Monday, October 27, 2008

I can't believe the news today

My life has been abnormally busy lately, and my writing energies have been focused elsewhere, but I hope to soon return to blogging on a more regular basis. For now, here is a picture of the pumpkin I carved today, inspired by PZ Myers and his obsession with squid. Also, a link to the place my writing energy has ended up: Crow Woman House, a blog about the end of the world. I'm having fun writing melodramatic fiction.

Thursday, October 23, 2008

washed the dirt off our intentions

Some days I think the only thing keeping me from selling my soul for half an hour of physical comfort- rested, warm, free of pain- is that the devil isn't interested in buying. I start to wish I could remember what it's like to not be in pain, and I get to feeling sorry for myself, and tell myself stories about how brave and determined I am just because I make an effort to stay alive.

Days like this, I don't get a lot of writing, or thinking, done. Obviously. But I have been reading books by Terry Pratchett (Hogfather most recently) and its possible that someday I may be out of this funk.

Yesterday I got a postcard from Elizabeth, which brightened my day. I also had an appointment with VA Voc Rehab in Seattle to see if they'll agree that being able to work ten hours a week as a tutor or something is a goal worth paying my college tuition to achieve, and they didn't say no outright. Which is sort of good, although it means I have to go in for another appointment next week after gathering information on certifications and employment prospects, which, quite frankly, sounds exhausting enough that I almost want to cry. Driving into Seattle for any reason is a horrible horrible task. But hey, its still a good thing, and maybe I'll take the bus.

I just wish I wasn't so tired.

Sunday, October 12, 2008

WA for Obama

I just got back from a volunteer training meeting run by the local WA for Obama office. There were a ridiculous number of people there- the room could have held 40 comfortably, and there were at least 100 people packed in there, spilling out the door onto the sidewalk. It was crazy, but in a good way. I volunteered to phone bank and/or canvas for a few hours every Wednesday evening from now until the election, and I'm thinking I may volunteer on election day also. Although, I guess Washington is changing from polls to mail-in ballots, so everyone has the option to do either and the guy at the training said estimates are that 75% of people will vote by mail. So maybe election day doesn't matter that much.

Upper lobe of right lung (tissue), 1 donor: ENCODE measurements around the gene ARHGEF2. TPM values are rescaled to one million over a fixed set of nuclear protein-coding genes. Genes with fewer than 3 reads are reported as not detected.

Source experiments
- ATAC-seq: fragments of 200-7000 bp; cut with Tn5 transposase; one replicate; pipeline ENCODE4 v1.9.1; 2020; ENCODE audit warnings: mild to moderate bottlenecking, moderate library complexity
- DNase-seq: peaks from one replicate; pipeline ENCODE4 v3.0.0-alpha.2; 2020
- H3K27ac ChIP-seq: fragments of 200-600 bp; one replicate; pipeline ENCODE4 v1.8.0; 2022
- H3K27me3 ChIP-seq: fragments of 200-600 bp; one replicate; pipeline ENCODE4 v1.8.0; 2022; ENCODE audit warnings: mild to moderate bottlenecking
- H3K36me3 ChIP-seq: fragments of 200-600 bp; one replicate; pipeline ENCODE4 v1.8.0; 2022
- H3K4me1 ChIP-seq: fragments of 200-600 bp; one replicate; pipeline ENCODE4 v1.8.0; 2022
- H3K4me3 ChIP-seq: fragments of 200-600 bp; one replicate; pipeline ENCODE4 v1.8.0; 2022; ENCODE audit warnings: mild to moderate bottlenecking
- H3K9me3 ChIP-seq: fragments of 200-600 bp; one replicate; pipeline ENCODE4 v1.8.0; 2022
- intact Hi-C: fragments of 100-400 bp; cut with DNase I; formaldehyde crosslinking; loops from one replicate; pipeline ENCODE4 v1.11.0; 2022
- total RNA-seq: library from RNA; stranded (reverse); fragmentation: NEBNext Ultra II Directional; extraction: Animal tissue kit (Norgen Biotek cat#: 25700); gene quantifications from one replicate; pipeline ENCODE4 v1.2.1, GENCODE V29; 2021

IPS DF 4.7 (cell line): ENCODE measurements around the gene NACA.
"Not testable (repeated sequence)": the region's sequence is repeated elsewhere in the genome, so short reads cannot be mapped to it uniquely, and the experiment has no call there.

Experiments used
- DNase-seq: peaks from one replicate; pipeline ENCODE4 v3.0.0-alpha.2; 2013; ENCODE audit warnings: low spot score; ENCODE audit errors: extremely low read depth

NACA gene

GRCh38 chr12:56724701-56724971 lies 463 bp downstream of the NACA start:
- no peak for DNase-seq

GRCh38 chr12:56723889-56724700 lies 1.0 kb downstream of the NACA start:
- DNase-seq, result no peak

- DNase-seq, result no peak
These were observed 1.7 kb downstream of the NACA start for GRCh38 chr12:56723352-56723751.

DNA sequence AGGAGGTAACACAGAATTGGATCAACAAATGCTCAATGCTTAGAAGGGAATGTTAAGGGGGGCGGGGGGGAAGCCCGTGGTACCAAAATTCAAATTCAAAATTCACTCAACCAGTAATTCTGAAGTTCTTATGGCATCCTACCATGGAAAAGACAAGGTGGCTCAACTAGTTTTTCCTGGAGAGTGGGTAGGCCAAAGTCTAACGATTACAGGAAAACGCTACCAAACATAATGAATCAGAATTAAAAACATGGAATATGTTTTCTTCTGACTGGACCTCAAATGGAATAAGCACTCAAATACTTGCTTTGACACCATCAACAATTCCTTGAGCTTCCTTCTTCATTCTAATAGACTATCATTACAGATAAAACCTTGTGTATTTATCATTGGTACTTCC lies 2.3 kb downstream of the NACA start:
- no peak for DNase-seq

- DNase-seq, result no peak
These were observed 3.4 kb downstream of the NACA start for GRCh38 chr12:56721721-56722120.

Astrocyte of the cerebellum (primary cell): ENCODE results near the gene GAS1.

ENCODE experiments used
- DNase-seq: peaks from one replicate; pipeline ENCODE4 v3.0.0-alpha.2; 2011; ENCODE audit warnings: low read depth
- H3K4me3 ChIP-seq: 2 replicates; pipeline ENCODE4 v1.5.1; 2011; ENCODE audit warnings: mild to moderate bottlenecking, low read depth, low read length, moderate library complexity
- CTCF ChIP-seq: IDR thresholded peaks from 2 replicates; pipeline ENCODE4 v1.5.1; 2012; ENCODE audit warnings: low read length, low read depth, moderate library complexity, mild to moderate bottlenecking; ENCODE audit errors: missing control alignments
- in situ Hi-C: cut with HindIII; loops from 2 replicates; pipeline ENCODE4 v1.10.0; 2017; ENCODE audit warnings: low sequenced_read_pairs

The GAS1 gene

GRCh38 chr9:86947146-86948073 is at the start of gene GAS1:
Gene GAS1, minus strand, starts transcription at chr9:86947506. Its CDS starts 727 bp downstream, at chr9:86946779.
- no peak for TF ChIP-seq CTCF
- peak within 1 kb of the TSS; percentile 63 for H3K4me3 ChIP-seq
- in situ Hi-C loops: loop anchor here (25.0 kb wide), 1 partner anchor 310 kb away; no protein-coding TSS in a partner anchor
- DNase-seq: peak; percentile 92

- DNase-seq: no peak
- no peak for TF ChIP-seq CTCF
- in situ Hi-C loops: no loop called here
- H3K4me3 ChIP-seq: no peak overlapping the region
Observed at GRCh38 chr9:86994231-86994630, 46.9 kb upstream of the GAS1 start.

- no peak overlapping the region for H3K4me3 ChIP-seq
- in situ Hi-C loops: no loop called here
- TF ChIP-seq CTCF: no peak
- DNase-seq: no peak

One thing that I'm hoping to get involved with is get out the vote efforts at college campuses, my own campus in particular. College students are more liberal and aware of current events than most people, but have trouble getting to the polls when they need to, so I would be excited to help with that. Especially since I get the impression that GOTV events on campus might involve sitting behind a table, not walking around neighborhoods, so anything that means less pain for me would be nice.

I'm also considering writing a letter or email or something that I could send out to people to let them know some of the issues that I think are really in Obama's favor, like his suggestion to sponsor a federal study to investigate the problems people with disabilities have finishing school and finding jobs and possible solutions, his proposals to support new combat vets coming home with brain injuries and PTSD, and his suggestion to start a federal program like the Peace Corp that employs young people in jobs that improve their community in exchange for college scholarships. Maybe it would be a bit snobby, but so many people I know just don't know the details of the issues that this election will decide. A lot of this stuff is very detailed and most people don't have the time to find out what their candidates really propose... but maybe I would come off as an elitist know-it-all. I dunno.

Saturday, October 04, 2008

My sister's cat, Annie, having valiantly fought and subdued this gardening glove, carried its corpse to the back door as a gift to her favorite humans.

Wednesday, October 01, 2008

class notes

I am genuinely amazed that someone employed in teaching science is as bad at science as my geology teacher. Interesting science-y tidbits I have caught her mangling in class this week:

Silicon is a metal, which is why we use it for electronics.

This isn't true, silicon is not a metal. It is one of the most common elements on earth, and is found in a multitude of minerals and mineraloids, including sand and glass. Silicate elements are used in many applications, from computing to soap to non-stick cookware.

Electrons don't have any mass because they move at the speed of light.

This also isn't true. Electrons are subatomic particles with a mass of 1/1836 of a proton; they are very light, obviously, but they do have mass and are matter, not energy. Additionally, the speed at which electrons travel can approach the speed of light in a vacuum but never reach it. Electrons are considered to be fundamental particles with no substructure, and have an electric charge that is negative and equally strong as the positive charge in protons, which is key for electromagnetism. Many other exciting facts about electrons can be found at!

It's amazing how useful the Internet is. What did people with shitty teachers do before it was possible to Google things that sound wrong?